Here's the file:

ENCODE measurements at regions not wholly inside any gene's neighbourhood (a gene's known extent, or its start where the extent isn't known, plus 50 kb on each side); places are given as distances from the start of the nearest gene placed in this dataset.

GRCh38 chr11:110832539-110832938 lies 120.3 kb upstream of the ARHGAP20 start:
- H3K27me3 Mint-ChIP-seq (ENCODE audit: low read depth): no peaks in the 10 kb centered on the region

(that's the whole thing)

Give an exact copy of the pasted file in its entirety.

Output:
ENCODE measurements at regions not wholly inside any gene's neighbourhood (a gene's known extent, or its start where the extent isn't known, plus 50 kb on each side); places are given as distances from the start of the nearest gene placed in this dataset.

GRCh38 chr11:110832539-110832938 lies 120.3 kb upstream of the ARHGAP20 start:
- H3K27me3 Mint-ChIP-seq (ENCODE audit: low read depth): no peaks in the 10 kb centered on the region